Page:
The story, “Adagia,” reminds Ms. Hen of the story, “The Dead,” by James Joyce. In “Adagia,” a husband and wife walk behind their daughter and her intended, and they reminisce about their life together. The man tells his wife about the story of his former sweetheart, whom he left by the wayside, but always regretted it. The story is wistful, and sad, and the wife became troubled after the husband tells her about his past. Ms. Hen thinks this is similar to “The Dead,” because possesses a comparable feeling; in that story, a wife tells her husband of a boy she loved who died, and she never forgot him.

Most of these stories take place in the Netherlands, which Ms. Hen thinks is lovely. She hasn’t read that many novels that take place there. She tried to imagine the countryside, with its flooding and windmills; she was entranced.

There are a few chickens mentioned in this novel.  Ms. Hen’s favorite is,

“...so small and new it was only a few twigs above the water, to see if their chickens were in it. Maybe Stijn would find them today. She felt the loss of Pookje the most. She was the beauty, with those chestnut feathers soft as baby’s hair on her throat. And how she always rose so dainty-proud to show the perfect egg she produced.”

This is from the story, “Morningshine,” which Ms. Hen thinks is the turning point of the novel because the owner of the painting is heartbroken to sell it, since it brings her so much happiness.

Ms. Hen loved GIRL IN HYACINTH BLUE. She thinks it is a beautiful small book, and it is very fast to read, not only because the pages are small, but because she became engrossed with the characters and their lives and their relationships to the enchanting masterpiece.






Sunday, August 6, 2017

Ms. Hen reviews ART AND LIES






ART AND LIES
Jeanette Winterson
Vintage International
1994

Ms. Hen bought this book because she has read several books by Jeanette Winterson, and she enjoyed them. She had a hard time getting into the lyricism and poetry of this novel, because her head was still wrapped up in the of the language of last book she read, UGLY GIRLS, which is completely different; it’s more stark, plain, rough storytelling.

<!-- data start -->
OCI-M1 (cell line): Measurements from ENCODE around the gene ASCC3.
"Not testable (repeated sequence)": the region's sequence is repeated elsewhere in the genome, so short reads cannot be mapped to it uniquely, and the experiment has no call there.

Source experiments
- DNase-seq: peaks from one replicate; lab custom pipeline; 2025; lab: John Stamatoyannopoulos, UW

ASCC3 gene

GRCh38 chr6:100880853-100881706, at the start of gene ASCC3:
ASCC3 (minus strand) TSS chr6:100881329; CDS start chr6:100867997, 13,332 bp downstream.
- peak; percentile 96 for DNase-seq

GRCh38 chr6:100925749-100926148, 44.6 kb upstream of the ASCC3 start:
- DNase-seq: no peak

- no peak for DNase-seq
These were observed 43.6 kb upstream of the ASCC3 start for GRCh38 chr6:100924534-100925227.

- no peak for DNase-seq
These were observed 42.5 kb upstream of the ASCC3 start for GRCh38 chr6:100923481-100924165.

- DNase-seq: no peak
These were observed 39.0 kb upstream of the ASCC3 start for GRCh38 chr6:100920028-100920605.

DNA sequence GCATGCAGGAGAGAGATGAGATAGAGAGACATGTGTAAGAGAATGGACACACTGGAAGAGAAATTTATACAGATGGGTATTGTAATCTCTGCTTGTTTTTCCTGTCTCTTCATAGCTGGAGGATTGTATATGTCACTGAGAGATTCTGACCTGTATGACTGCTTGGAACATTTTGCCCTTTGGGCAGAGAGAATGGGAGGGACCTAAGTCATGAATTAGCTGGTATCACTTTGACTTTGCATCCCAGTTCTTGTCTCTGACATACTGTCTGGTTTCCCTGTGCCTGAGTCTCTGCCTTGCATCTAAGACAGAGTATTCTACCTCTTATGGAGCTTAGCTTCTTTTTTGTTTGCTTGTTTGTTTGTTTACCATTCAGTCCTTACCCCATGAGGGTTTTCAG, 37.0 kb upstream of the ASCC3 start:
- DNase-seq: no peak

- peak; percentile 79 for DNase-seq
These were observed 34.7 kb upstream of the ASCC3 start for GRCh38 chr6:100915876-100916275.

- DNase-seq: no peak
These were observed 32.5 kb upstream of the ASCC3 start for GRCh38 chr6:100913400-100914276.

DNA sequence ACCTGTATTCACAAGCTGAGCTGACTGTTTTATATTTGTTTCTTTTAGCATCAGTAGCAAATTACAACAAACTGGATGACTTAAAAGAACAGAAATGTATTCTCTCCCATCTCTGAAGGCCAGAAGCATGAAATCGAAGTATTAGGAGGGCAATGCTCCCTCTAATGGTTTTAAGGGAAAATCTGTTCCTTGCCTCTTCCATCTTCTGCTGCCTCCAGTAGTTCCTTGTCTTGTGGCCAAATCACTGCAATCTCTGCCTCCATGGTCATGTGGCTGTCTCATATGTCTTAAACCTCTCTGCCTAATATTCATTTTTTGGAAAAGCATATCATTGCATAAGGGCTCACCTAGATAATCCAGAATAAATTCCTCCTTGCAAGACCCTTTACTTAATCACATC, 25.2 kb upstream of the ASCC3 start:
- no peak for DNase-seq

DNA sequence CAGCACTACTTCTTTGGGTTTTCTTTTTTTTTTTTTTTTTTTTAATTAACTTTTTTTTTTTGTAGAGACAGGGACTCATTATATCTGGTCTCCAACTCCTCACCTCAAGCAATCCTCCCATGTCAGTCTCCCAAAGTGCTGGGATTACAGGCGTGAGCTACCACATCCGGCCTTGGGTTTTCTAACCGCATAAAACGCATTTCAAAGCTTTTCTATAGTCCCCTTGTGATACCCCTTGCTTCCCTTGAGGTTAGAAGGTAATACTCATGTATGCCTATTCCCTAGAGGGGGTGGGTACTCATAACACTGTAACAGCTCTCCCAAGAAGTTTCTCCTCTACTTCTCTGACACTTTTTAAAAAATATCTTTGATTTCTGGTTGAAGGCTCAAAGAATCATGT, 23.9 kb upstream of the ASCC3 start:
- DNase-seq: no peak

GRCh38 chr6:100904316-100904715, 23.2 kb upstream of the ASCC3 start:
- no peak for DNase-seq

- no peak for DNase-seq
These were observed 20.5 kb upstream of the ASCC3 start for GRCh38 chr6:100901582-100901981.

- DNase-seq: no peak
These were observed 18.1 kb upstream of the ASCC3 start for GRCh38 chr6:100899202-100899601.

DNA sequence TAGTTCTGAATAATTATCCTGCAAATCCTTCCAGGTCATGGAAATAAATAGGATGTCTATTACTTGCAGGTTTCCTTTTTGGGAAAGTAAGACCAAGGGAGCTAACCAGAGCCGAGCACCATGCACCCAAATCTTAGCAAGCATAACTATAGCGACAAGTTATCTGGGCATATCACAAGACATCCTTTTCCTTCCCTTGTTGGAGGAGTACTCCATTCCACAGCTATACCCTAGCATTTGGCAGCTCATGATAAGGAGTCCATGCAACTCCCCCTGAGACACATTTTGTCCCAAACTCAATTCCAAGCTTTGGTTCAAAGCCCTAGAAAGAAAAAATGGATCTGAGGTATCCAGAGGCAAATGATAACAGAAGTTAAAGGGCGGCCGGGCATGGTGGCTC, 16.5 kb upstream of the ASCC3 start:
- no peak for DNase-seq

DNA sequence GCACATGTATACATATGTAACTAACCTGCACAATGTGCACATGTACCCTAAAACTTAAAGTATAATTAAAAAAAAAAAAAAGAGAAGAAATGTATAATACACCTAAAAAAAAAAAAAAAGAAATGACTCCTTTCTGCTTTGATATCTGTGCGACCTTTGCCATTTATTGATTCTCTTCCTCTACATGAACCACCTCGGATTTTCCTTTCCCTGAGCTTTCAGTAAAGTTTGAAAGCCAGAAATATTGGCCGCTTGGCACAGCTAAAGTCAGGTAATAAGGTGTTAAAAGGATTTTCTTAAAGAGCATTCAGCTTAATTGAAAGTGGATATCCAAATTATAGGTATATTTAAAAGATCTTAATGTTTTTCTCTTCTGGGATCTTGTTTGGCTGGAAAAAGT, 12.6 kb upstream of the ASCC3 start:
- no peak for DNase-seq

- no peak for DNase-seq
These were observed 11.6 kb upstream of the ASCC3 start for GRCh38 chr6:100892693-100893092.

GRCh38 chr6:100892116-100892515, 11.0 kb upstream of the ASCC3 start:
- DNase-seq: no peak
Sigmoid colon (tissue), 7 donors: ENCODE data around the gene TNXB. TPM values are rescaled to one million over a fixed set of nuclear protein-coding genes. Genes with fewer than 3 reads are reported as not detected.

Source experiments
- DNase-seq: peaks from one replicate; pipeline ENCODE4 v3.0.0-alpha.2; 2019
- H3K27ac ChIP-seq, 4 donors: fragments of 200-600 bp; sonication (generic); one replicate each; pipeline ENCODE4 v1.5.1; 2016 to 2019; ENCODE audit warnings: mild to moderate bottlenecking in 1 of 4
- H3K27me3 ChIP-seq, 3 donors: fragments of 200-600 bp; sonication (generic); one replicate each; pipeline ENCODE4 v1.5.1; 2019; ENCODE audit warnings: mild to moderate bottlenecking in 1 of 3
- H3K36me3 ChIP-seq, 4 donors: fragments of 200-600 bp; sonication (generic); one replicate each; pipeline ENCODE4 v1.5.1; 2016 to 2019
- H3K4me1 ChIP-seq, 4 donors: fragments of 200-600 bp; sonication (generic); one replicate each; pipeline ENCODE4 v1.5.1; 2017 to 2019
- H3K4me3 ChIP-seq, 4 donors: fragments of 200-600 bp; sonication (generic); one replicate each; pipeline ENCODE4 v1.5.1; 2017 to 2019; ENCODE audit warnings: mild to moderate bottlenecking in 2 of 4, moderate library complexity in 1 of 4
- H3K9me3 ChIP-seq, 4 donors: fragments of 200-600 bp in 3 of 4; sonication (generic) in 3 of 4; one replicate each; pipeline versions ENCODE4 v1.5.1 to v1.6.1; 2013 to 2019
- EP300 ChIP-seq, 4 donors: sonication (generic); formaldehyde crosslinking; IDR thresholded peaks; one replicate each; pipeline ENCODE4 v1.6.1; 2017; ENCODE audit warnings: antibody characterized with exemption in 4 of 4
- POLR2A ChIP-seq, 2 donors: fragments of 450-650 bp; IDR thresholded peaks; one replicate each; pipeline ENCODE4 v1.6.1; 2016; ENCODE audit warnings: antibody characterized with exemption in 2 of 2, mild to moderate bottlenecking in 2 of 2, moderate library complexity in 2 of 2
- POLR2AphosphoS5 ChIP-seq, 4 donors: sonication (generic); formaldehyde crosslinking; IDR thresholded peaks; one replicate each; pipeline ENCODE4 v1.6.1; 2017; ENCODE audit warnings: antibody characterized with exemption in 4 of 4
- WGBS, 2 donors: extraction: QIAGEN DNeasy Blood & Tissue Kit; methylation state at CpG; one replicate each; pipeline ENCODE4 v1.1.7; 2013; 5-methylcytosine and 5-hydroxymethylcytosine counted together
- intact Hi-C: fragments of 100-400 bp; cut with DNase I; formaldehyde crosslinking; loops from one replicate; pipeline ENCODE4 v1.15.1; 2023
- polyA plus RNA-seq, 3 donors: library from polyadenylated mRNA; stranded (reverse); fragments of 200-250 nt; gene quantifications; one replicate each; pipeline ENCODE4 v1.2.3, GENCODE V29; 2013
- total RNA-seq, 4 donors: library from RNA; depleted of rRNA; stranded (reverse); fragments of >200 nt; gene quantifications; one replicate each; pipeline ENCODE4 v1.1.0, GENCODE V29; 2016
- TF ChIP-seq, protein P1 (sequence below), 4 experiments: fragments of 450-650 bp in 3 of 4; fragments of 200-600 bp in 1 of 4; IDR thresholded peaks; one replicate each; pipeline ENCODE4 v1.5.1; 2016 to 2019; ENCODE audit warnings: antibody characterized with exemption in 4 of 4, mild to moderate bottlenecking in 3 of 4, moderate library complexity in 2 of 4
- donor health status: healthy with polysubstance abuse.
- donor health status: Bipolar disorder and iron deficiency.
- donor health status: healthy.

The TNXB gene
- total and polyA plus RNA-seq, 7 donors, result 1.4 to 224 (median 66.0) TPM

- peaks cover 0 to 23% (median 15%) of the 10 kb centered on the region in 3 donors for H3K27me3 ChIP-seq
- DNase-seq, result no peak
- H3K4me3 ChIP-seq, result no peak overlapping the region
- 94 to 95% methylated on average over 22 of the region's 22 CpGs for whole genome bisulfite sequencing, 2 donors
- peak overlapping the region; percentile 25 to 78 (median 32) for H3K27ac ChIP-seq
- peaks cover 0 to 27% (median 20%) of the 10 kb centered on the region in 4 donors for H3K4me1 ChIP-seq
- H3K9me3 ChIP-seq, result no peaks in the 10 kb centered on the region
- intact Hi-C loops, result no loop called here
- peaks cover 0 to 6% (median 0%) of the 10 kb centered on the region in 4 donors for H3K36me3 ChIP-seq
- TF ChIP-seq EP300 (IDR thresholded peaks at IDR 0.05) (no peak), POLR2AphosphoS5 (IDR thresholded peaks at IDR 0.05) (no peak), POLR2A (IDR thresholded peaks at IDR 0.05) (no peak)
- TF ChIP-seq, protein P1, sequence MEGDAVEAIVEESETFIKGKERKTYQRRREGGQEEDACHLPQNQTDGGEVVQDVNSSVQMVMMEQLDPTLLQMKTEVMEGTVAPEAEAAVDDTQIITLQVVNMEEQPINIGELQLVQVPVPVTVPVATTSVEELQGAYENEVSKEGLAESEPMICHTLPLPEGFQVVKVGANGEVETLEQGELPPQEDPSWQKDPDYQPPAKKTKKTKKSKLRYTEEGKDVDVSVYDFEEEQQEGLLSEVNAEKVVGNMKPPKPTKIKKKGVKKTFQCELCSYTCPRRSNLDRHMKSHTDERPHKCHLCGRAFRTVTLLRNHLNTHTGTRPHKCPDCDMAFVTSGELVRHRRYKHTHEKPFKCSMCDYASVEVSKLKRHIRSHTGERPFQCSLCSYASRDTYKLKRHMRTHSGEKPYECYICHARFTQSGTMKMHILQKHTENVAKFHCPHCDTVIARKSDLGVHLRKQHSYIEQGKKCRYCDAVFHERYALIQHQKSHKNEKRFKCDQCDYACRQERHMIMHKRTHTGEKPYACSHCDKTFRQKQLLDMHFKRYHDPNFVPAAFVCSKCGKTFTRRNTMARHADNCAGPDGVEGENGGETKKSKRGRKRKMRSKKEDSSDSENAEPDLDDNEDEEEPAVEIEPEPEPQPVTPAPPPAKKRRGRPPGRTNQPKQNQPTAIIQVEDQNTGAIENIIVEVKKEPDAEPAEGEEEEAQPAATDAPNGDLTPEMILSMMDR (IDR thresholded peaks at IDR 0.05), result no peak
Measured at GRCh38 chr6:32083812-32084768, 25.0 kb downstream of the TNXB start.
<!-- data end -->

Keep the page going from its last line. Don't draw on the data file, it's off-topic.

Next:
But when she was in ART AND LIES, it became magical. This novel is about three characters, Handel, Picasso, and Sappho, who are all traveling on a train. The different chapters describe each character.

Handel is a priest and a surgeon, and he has led a colorful life. He works in a hospital and administers help to the poor at times and is a breast surgeon. One of the most powerful scenes in the book is a scene with a charity patient who is a prostitute and he removes the wrong breast during surgery. Handel describes the bucket of breasts left by the operating table.

Picasso is a young woman and a painter. Her brother molested her for her whole life, and her parents refused to see it. She goes insane and paints the walls of their house odd colors. Picasso is always obsessed with art, but her father tells her that women are not artists.

Sappho is the poet from Lesbos. She describes her life across the ages. She is mad for love and sex and people. There are several fairy tales intertwined into her story, and she does not hold anything back.

The three characters are separate, but they work together. Handel is a priest, and has nothing to do with sex, and Picasso was molested, so she is scarred, and Sappho is a nymphomaniac. They have three different attitudes when it comes to intimate relations. They could be a manifestation of all of us, a little piece of all of them lives in everyone.

One of the ideas put forth by the novel is that  “language is artifice.” Ms. Hen agrees with this, even though she does not want to. She knows that language is a made up thing, but we need it in our lives to express what it is we want to say. Ms. Hen thinks in words all the time, and she cannot imagine a life without words. But in nature, there are no words, there is only feeling. Humanity has gone past that and lives in words instead of breathing and air and intuition.

There are a few chickens in the novel. Ms. Hen's favorite is, “At night her mother pecked her on the cheek as hens peck at their food. Her face was a dirt yard where hens peck.” She enjoyed this metaphor of Picasso’s face as a dirt yard where hens peck. She’s never read a description of a face like that before. This entire book is full of that type of image, and charming little stories.


Ms. Hen loved this book, even though she found it hard to swim through its waters. It’s philosophical, and deep, and she doesn’t think it was the right book for her to read at this exact time. It’s not a summer, airy book; it’s more of a November or February book, meant to be read under the cloak of darkness and mist. Nevertheless, she gives it her stamp of approval.